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With the Mega Millions jackpot at more than $200 million for Tuesday night's drawing, it might be tempting to go in on tickets with co-workers.
Proceed with caution.
"If you go in on an office pool, make sure it's done right," said Jason Kurland, a partner at Rivkin Radler, a law firm in Uniondale, New York.
"People don't treat it like a transaction [potentially] worth hundreds of millions of dollars, but that's essentially what it is," said Kurland, who specializes in helping lottery winners.
With no winning tickets hitting all the Mega Millions numbers on Friday, the estimated jackpot now stands at $212 million, or $126 million if the winner chooses a lump-sum payment instead of spreading it out over 30 years.
While not among the top 10 biggest prizes in the game's history, it would nevertheless be a huge amount of money to handle.
For starters, it would be much harder to follow the expert advice to remain anonymous in states where winners are permitted to shield their identity from the public. If you win in a pool, there are already potential leakers from the get-go.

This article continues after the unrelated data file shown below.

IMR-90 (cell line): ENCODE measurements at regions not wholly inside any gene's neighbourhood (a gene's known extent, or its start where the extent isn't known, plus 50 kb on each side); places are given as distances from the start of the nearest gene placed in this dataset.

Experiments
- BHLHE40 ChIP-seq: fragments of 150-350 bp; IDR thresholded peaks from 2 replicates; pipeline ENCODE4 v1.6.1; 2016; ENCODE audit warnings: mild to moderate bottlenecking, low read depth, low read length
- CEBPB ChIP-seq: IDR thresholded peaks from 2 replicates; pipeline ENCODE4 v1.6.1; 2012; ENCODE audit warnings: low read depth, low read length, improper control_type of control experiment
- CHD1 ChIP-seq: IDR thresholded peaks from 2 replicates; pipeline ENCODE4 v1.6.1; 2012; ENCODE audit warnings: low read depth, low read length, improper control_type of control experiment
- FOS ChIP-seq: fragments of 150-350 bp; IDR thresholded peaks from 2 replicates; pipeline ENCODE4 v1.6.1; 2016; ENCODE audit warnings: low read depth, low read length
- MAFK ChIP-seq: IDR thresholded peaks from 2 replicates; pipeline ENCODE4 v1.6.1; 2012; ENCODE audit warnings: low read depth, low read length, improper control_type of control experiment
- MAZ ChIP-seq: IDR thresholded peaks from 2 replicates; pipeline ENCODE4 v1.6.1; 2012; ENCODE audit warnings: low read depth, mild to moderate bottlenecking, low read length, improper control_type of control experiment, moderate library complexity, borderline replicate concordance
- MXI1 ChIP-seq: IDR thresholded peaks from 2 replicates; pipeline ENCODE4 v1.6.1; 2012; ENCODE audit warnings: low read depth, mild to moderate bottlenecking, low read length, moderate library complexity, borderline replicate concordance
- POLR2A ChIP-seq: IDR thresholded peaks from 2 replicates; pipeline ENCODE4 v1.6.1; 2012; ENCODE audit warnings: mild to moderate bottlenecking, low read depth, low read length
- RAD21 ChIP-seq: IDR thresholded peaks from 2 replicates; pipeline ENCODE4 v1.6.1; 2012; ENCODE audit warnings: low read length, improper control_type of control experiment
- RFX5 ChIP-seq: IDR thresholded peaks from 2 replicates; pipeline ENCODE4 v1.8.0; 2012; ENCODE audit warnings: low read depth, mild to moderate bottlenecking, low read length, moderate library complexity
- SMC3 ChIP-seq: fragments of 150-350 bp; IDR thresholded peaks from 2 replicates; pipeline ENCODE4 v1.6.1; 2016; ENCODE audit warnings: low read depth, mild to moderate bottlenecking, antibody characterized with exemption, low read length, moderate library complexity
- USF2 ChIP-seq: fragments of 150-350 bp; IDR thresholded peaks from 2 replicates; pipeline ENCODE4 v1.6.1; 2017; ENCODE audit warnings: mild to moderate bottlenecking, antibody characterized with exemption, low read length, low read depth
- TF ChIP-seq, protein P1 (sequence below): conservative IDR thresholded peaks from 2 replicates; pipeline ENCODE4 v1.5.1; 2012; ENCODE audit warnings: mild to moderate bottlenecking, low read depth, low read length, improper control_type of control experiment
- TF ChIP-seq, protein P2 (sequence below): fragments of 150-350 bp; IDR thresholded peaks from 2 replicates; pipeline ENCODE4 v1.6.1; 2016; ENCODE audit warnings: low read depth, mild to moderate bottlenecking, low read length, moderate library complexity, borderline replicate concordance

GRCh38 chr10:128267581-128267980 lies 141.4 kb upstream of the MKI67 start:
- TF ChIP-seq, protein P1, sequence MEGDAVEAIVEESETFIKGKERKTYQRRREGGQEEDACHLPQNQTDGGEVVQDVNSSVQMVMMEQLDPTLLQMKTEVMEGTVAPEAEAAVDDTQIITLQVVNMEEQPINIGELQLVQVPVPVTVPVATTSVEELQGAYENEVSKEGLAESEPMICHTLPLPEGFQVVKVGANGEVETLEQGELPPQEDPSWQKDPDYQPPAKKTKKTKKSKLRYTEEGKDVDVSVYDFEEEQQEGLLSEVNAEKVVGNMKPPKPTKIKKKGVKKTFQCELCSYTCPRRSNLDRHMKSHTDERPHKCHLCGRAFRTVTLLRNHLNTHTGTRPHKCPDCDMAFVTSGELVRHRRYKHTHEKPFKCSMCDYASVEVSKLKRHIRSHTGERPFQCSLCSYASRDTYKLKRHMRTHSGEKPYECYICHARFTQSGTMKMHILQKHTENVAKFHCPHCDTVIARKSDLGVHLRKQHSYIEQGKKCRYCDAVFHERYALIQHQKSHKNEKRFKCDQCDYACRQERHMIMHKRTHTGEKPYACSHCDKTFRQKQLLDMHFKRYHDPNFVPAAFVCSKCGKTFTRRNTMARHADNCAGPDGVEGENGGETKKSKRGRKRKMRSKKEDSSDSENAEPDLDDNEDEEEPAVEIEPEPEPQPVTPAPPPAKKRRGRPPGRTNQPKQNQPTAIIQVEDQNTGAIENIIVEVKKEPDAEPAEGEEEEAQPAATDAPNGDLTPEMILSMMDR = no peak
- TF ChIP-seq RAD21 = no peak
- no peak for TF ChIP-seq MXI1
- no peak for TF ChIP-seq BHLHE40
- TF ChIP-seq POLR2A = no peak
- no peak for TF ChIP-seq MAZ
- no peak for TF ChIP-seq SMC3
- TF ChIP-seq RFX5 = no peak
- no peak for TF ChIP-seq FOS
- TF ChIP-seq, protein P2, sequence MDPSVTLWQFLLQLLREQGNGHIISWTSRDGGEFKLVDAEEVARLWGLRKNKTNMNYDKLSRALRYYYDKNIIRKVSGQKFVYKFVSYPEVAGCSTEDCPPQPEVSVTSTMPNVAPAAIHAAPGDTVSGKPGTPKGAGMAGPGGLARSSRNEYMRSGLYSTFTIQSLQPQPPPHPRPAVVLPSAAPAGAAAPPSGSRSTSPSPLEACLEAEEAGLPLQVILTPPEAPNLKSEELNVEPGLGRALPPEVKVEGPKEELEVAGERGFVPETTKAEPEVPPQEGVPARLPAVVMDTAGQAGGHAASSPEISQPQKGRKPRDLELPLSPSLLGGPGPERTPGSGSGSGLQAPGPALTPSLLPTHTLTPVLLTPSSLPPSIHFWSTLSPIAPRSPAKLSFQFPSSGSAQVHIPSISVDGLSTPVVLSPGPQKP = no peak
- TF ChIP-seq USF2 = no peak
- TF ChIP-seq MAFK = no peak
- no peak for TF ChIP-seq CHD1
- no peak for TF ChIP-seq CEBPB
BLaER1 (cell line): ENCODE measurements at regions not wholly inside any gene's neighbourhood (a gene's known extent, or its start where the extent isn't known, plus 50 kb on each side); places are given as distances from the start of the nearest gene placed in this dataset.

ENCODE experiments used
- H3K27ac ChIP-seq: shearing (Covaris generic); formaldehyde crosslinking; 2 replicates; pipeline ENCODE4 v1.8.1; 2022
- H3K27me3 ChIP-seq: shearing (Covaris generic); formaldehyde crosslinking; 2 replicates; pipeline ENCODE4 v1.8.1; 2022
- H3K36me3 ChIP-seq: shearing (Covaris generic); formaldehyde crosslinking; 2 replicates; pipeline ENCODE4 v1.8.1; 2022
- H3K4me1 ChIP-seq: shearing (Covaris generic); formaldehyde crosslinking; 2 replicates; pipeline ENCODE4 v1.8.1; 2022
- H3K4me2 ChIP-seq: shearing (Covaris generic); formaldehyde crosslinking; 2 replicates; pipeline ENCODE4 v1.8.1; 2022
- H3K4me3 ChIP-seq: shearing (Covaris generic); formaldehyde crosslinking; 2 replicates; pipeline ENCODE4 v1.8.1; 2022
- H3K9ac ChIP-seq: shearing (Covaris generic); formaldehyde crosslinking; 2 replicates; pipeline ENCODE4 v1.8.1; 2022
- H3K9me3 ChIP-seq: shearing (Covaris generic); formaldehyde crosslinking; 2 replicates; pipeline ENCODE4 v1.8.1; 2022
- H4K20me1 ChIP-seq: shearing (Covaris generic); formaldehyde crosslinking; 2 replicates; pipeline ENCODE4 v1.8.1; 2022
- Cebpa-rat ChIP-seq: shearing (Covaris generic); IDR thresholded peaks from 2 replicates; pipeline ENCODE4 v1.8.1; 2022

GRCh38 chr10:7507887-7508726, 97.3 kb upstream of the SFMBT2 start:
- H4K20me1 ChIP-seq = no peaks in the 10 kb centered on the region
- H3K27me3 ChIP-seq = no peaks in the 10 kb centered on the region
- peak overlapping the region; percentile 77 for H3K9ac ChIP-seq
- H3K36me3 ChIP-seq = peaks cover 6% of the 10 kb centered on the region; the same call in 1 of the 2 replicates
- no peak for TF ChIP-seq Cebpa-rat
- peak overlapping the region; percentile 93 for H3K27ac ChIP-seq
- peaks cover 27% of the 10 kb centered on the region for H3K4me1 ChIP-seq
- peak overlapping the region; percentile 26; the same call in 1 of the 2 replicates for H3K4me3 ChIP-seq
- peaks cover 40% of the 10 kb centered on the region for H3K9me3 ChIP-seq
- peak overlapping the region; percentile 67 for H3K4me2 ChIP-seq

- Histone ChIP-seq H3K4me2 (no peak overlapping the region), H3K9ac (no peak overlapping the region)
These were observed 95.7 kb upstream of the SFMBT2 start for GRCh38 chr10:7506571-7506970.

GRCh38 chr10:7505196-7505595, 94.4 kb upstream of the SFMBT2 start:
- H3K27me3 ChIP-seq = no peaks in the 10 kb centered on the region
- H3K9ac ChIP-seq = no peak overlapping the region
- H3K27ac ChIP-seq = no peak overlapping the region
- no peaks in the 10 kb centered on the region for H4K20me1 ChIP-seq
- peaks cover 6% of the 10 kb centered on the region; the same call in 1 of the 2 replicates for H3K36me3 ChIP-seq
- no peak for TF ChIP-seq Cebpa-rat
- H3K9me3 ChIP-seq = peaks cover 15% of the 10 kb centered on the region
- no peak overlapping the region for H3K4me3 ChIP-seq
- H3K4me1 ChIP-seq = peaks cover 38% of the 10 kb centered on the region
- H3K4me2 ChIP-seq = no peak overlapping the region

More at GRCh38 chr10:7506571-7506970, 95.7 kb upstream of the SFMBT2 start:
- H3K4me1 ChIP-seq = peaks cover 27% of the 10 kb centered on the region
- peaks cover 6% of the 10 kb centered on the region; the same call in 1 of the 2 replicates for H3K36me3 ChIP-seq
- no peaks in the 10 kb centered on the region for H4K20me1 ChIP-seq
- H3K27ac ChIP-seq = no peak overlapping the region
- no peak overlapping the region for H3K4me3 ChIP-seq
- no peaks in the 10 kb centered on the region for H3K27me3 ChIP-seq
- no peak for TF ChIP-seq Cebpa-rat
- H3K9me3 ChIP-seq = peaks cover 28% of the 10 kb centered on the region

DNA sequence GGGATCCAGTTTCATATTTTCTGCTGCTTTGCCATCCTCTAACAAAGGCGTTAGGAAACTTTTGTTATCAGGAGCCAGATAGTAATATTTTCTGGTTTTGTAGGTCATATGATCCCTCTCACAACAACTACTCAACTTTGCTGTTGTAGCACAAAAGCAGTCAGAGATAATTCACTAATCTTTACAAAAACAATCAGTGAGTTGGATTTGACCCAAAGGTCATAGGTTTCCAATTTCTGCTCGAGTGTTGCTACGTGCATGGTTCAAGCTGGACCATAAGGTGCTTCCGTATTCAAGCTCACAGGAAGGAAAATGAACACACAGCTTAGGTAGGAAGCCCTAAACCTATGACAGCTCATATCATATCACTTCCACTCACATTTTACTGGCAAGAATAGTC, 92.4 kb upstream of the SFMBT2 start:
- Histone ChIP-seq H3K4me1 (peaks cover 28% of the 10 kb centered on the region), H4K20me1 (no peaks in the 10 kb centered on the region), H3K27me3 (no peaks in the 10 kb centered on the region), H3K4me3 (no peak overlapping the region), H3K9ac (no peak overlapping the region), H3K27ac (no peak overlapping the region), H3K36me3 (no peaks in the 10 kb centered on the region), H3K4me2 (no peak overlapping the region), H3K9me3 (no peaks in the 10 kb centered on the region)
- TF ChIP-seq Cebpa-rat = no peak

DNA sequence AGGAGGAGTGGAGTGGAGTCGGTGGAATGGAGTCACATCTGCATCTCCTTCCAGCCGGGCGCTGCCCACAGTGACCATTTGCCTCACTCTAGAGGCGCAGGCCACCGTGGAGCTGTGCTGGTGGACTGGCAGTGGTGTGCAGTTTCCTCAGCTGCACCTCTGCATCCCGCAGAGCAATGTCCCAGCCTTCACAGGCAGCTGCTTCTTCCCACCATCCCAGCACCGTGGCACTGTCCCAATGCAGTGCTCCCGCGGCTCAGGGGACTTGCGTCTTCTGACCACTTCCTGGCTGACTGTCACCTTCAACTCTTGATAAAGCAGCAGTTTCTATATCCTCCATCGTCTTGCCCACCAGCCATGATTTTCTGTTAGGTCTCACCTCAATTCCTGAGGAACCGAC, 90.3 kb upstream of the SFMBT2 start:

Past lottery winners have discovered the hard way that the more people who know they've won, the greater the chance they'll be approached for things like personal loans, handouts, investment opportunities and charitable donations.
Another challenge is figuring out exactly how to split the winnings. There are tax considerations, and some states have limits on how many checks they will cut. In that case, winners would end up turning to a more complex solution, such as forming a trust.
"Say there are 15 people who win a lot of money. Getting 15 people to agree on anything is difficult," Kurland said. "And then if they each get their own attorney, you've got 15 attorneys who are supposed to agree."
If you've already gone in on tickets or want to despite the potential pitfalls, at least make sure the pool's coordinator documents the whole affair.
"The person should give a copy of the tickets and a list of [participants] to everyone who's in the pool," Kurland said.
This protects the people in the pool and the organizer.
"That way, if the person who's in charge also bought a ticket on their own and it ends up winning, there's a way to prove it wasn't part of the pool," Kurland said.
The simpler thing is to just buy tickets on your own.
The odds of nabbing the Mega Millions jackpot are about 1 in 259 million for a single ticket. Buying more than one — whether through an office pool or on your own — doesn't increase your chances by much.
"You're still talking about huge odds," Kurland said.